How Sister Mary can help your agency find its ideal audience. A three-minute read.
Some stories stick with you forever.
These are the tales that are shared with you and find a special place in your heart and mind.
The following story and its message had that effect on me.
And it carries a critical message for estate and letting agents.
Around 20 years ago, a friend of mine called Dermot told me a story about his auntie Mary, Sister Mary, to give her most often used moniker.
It was one of those stories where I can remember exactly where I was – leaning against my clapped-out VW Golf on the Stonebridge Estate in London where I grew up.
The story of Sister Mary
Dermot’s aunt had become a nun in west Ireland back in the 1950s. She was in her early twenties.
This was not uncommon for Irish families to have children dedicate their lives to the Catholic Church.
Sister Mary’s spiritual calling took her 6077 miles away (as the crow flies, I Googled it) to South Africa. She never returned to the village in Galway where she grew up.
This was a South Africa deep in the evils of apartheid at the time.
Sister Mary was sent as a missionary to a township, I can’t recall the name but remember it wasn’t Soweto.
She embraced her community work with the violently oppressed African people.
Dermot told me that she saw her role as someone there to care for the people rather than convert them to a credo.
She lived among the dignity-sapping poverty, the suffocating oppression and the state-backed regime of violence, intimidation, and fear.
She saw the riots, the brutal police raids. She crossed the line between spirituality and politics by joining the fight to end the inhumane abomination, which was apartheid.
Sister Mary was there when Nelson Mandela was jailed in 1962.
She was there cheering along with the townspeople when he was released from prison in 1990.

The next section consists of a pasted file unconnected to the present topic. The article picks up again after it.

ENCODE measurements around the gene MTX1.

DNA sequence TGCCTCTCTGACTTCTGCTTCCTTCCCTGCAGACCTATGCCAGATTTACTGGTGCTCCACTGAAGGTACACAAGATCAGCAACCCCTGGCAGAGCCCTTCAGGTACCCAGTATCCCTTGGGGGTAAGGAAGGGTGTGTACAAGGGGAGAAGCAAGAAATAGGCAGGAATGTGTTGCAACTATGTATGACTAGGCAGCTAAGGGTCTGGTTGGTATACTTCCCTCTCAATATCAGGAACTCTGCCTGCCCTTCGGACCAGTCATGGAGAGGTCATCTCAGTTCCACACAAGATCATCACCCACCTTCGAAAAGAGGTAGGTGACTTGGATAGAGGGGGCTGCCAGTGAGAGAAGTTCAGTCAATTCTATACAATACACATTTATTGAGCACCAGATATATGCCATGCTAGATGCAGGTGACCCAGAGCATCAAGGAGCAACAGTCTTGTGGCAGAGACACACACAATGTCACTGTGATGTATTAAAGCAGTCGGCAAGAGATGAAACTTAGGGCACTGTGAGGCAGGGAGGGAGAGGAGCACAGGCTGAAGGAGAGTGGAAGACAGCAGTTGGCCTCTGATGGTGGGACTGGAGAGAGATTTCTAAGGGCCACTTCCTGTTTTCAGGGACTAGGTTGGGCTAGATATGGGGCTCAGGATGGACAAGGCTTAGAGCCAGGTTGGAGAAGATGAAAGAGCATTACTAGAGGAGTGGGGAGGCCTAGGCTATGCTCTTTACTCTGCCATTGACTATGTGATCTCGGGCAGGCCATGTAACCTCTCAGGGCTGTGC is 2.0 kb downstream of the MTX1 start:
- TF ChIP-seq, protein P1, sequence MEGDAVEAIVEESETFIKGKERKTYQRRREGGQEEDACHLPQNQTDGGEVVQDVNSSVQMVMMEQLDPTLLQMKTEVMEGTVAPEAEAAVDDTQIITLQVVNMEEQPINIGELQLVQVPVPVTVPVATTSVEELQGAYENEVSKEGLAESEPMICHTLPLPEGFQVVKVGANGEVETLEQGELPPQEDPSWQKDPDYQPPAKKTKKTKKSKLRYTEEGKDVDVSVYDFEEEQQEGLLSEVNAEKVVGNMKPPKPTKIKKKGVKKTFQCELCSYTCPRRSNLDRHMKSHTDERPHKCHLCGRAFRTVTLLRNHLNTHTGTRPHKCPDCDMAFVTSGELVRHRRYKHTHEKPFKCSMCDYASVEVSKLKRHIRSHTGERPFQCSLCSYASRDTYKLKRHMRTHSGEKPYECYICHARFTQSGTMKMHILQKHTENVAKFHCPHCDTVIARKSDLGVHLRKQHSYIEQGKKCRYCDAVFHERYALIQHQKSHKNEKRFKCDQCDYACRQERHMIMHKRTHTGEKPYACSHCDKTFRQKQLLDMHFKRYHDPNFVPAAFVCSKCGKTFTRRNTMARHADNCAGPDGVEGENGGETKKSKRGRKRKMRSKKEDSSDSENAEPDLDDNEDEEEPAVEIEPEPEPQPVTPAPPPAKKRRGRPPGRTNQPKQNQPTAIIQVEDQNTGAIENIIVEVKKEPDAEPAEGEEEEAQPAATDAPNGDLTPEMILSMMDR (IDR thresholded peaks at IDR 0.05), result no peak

Sister Mary had grown old.
She had watched babies grow into adults, witnessed families become splintered by the evils of oppression but also united by a common goal of freedom.
The petite nun from a faraway land was a part of South Africa’s story.
A homecoming offer
Dermot, who was a natural-born storyteller, told me his father had visited Sister Mary in South Africa on her 70th birthday.
It was the first time the siblings had seen each other in more than 40 years.
Dermot’s dad asked her why she didn’t come ‘home’? Back to Ireland where she could see out her days in comfort and relative peace.
The new South Africa was fairer but also more violent and, in many ways, increasingly unstable. He was worried about her future.
During his stay he chipped away at her, selling all the benefits of being back home and surrounded by a large family.
Her ultimate response stopped his pleas in their tracks.
And was something we could all do with remembering.
Sister Mary turned to the brother she loved dearly and said: “I can’t leave.”
He tried one last time. “But Mary, wouldn’t you like to be back home with your people.”
She paused (dramatically according to Dermot) and gently said: “Brother, this is my home, and these are my people.”
Sister Mary died peacefully a few years after that visit.
She was remembered fondly by people in Ireland but adored and revered by her people in South Africa. She had done a lot of good in a time when things over there were very bad.
What’s this got to do with agents?
Good question. But if you aren’t clear who your target market is, your people, you’ll struggle with marketing.
By clearly defining who your people are, you will be able to create the right tone of voice and identify the ways they like to be communicated with, i.e. telephone, Facebook, email, or direct mail.
By knowing your people, you’ll use your marketing spend more wisely, and understand what their problems, interests and goals are. And how you can help them.
If you find your people and are true to them, just like Sister Mary you’ll end up remembered, trusted, and dare I say it perhaps even loved.
Thanks for sharing this story with me.